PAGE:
We suggest instead that accountability is only one way of constraining power, that there are many forms of accountability that are not particularly unique to democracy, and that there are various ways of conceiving of democratic accountability, including delegation models as well as participation models. Participation is an important value. Indeed, the activist participation of individuals and non-governmental organizations in debates on global governance has put accountability on the global agenda, and efforts should be made to facilitate greater participation in global governance, particularly through transparency. But participation is not the only value. With respect to those entities to which power was delegated, establishing minimal standards for the accountability of power-wielders to those that delegated power in the first place can achieve positive results by limiting corruption, fraud, and abuse of power, even if broad participation is not achieved.
We should be seeking to create processes for checking abuses of power with the full recognition that every type of power is subject to abuse. Improved accountability mechanisms should be explored, but other means of constraining power ought to be considered as well. And finally, we must recognize that there is no single “problem of global accountability;” there are many. The point is not to design a comprehensive, ideal accountability system, but rather to figure out how to limit abuses of power in a world with a wide variety of power-wielders and without a centralized government.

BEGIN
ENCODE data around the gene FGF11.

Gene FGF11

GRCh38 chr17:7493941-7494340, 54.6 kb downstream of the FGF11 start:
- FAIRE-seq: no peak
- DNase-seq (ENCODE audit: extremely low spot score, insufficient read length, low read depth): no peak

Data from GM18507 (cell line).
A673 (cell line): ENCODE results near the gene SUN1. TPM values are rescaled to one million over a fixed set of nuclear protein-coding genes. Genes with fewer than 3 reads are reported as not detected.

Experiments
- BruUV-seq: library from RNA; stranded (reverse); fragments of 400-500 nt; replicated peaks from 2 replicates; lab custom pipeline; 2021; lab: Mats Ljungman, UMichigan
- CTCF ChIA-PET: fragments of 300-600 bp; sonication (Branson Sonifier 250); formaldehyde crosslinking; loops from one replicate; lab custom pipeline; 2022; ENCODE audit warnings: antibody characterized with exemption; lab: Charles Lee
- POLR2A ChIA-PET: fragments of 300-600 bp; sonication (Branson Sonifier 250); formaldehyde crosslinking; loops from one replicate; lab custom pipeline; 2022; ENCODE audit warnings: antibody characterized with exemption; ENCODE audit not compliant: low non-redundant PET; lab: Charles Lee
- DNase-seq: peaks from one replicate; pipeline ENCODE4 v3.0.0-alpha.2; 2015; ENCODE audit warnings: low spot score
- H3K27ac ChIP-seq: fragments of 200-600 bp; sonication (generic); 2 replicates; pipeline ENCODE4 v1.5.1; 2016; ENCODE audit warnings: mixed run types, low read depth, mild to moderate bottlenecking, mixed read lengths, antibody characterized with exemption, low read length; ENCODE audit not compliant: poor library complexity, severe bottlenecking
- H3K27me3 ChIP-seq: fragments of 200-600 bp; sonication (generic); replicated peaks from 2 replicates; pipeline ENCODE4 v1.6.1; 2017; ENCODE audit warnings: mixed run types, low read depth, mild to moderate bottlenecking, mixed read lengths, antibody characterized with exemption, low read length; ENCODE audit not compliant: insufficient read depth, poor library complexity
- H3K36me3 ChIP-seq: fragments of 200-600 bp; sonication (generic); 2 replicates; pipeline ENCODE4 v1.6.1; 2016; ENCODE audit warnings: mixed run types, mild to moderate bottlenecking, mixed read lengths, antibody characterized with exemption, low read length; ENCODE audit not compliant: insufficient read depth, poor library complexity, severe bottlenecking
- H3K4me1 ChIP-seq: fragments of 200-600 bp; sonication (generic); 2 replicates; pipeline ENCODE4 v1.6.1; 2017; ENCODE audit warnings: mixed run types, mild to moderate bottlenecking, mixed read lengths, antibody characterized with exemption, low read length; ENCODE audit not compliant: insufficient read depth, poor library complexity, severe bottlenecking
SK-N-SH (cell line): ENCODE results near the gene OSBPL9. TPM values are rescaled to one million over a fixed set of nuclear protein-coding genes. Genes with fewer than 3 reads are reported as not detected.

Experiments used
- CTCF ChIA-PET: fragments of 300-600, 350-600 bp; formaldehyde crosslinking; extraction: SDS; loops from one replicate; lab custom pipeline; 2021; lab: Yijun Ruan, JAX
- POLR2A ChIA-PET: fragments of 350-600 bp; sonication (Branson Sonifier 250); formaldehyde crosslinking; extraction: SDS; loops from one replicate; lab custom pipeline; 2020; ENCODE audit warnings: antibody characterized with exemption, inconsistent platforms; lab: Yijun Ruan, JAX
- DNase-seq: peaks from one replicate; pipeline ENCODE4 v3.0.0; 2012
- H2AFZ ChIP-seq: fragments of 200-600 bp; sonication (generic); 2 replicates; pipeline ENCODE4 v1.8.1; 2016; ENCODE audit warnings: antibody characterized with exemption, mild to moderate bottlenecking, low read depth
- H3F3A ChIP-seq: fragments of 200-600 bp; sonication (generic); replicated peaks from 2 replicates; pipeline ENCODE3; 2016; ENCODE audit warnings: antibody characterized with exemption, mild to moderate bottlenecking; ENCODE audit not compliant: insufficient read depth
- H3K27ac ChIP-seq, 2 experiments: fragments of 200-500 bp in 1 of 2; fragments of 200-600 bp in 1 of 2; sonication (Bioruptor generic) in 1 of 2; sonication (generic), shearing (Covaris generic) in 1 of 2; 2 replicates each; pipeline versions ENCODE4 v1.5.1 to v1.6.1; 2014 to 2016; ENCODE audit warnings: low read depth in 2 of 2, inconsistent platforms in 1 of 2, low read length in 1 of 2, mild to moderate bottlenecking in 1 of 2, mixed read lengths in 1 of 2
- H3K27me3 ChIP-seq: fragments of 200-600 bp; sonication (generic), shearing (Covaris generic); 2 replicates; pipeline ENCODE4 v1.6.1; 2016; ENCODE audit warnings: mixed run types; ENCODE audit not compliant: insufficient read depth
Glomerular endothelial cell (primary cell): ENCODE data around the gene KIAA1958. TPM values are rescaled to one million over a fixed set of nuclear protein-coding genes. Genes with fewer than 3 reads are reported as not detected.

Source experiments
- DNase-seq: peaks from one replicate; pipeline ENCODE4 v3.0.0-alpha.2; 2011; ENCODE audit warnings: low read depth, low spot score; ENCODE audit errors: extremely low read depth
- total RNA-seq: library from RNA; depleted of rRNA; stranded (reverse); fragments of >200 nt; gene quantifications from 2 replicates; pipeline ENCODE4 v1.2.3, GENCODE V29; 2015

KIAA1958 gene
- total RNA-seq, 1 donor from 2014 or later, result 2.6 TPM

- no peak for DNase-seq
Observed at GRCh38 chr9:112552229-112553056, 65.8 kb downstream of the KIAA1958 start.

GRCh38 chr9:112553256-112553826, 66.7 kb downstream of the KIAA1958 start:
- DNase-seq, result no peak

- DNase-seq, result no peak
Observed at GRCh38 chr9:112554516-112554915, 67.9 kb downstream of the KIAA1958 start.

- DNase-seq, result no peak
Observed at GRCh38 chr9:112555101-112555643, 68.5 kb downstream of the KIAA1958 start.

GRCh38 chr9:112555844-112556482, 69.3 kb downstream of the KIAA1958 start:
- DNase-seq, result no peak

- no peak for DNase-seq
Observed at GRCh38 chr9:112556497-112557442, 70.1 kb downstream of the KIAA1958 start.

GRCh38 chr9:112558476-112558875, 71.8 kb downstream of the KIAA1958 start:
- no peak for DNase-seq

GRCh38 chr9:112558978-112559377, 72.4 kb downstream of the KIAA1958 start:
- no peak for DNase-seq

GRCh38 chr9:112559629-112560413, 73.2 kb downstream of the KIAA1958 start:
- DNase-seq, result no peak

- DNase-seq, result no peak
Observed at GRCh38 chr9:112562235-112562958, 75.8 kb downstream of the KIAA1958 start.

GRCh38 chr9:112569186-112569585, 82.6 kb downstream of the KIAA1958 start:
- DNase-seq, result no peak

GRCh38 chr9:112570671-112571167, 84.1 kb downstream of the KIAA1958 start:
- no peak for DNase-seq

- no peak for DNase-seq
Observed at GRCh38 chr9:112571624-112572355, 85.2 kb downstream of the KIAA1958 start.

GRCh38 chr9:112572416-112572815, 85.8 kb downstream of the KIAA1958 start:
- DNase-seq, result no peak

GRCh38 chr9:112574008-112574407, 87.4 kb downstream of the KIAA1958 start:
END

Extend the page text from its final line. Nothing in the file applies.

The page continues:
If we focus on the conditions for the operation of a variety of accountability mechanisms, rather than on pure democratic accountability, we will see opportunities for feasible actions to improve accountability. Each of the components of accountability at the global level exists to some extent: standards, sanctions, and information. Each could